Numerical Controlled (CNC) mill uses to transform a block of raw material into a product designed by a student. Students learn and apply concepts related to integrating robotic systems such as Automated Guided Vehicles (AGV) and robotic arms into manufacturing systems.
Throughout the course students learn about manufacturing processes and systems. This course culminates with a capstone project where students design, build, program, and present a manufacturing system model capable of creating a product.
Orlando Science Biomedical Science Curriculum
The rigorous and relevant four-course PLTW Biomedical Science sequence allows students to investigate the roles of biomedical professionals as they study the concepts of human medicine, physiology, genetics, microbiology, and public health. Students engage in activities like investigating the death of a fictional person to learn content in the context of real-world cases. They examine the structures and interactions of human body systems and explore the prevention, diagnosis, and treatment of disease, all while working collaboratively to understand and design solutions to the most pressing health challenges of today and the future.
Each course in the Biomedical Science sequence builds on the skills and knowledge students gain in the preceding courses. Schools offer the three PLTW Biomedical Science foundation courses within a period of three academic years from the start of implementation and may also offer the capstone course.
Principles of Biomedical Science
In the introductory course of the PLTW Biomedical Science program, students explore concepts of biology and medicine to determine factors that lead to the death of a fictional person. While investigating the case, students examine autopsy reports, investigate medical history, and explore medical treatments that might have prolonged the person’s life.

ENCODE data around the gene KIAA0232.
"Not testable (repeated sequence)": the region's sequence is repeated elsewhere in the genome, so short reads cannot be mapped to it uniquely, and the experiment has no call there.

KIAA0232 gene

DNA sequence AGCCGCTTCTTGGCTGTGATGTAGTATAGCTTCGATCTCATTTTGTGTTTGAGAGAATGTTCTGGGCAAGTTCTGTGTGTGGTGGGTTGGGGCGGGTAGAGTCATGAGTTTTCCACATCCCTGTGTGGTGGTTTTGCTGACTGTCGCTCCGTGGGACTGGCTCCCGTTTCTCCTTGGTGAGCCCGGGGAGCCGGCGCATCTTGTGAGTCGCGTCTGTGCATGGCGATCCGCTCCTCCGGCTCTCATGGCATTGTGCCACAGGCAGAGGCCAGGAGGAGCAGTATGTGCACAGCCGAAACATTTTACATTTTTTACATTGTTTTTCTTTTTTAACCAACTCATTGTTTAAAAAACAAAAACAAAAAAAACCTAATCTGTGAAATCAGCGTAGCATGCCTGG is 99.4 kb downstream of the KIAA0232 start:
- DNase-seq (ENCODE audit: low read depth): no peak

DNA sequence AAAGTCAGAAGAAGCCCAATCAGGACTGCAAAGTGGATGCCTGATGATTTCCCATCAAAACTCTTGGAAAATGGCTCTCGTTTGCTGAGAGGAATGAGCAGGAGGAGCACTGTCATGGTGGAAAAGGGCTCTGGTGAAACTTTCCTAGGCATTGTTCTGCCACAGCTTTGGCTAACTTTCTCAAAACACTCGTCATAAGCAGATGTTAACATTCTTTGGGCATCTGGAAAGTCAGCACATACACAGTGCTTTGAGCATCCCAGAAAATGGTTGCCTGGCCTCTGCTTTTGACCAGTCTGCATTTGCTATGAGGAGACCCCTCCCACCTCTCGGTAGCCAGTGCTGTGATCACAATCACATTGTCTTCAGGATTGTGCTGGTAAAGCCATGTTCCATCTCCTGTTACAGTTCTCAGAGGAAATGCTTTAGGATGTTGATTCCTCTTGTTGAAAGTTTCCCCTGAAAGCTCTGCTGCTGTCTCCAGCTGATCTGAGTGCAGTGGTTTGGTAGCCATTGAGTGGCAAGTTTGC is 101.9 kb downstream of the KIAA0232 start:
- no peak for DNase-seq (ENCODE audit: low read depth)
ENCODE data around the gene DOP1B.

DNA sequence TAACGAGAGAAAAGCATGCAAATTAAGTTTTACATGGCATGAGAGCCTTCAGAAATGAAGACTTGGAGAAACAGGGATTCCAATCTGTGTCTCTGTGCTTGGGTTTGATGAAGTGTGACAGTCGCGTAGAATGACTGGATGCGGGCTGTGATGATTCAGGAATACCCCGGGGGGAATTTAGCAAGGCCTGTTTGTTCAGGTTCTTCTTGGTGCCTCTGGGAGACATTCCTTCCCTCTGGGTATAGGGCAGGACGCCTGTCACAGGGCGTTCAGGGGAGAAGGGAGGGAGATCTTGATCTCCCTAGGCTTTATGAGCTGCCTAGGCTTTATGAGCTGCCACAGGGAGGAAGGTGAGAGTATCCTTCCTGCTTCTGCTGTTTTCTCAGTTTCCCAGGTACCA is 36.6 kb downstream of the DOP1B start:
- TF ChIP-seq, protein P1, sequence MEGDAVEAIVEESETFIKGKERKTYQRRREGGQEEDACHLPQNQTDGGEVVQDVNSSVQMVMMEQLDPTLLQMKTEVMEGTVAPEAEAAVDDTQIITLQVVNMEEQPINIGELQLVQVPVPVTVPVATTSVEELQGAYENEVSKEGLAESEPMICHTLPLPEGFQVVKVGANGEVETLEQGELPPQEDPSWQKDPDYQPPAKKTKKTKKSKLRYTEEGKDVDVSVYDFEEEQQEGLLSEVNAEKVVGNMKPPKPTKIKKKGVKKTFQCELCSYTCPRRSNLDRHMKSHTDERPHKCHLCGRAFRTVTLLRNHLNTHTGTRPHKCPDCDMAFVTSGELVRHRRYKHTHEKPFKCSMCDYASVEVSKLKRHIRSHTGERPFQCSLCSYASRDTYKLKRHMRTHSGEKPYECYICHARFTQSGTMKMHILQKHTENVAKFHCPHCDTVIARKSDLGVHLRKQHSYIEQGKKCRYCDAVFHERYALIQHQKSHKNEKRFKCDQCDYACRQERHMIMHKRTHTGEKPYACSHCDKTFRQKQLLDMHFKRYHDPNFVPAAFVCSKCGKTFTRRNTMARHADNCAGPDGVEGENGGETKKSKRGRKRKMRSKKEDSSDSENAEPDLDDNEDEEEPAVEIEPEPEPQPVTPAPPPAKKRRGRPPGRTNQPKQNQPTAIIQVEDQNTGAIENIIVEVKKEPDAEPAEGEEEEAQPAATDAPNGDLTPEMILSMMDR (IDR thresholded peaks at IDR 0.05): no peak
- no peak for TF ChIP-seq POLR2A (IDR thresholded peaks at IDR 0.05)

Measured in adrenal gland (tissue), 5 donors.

Human Body Systems
Students examine the interactions of human body systems as they explore identity, power, movement, protection, and homeostasis. Exploring science in action, students build organs and tissues on a skeletal Maniken®, use data acquisition software to monitor body functions such as muscle movement, reflex and voluntary action, and respiration, and take on the roles of biomedical professionals to solve real-world medical cases.
Students follow the life of a fictitious family as they investigate how to prevent, diagnose, and treat disease. Students explore how to detect and fight infection, screen and evaluate the code in human DNA, evaluate cancer treatment options, and prevail when the organs of the body begin to fail. Through real-world cases, students are exposed to a range of interventions related to immunology, surgery, genetics, pharmacology, medical devices, and diagnostics.
In the final course of the PLTW Biomedical Science sequence, students build on the knowledge and skills gained from previous courses to design innovative solutions for the most pressing health challenges of the 21st century. Students address topics ranging from public health and biomedical engineering to clinical medicine and physiology. They have the opportunity to work on an independent design project with a mentor or advisor from a university, medical facility, or research institution.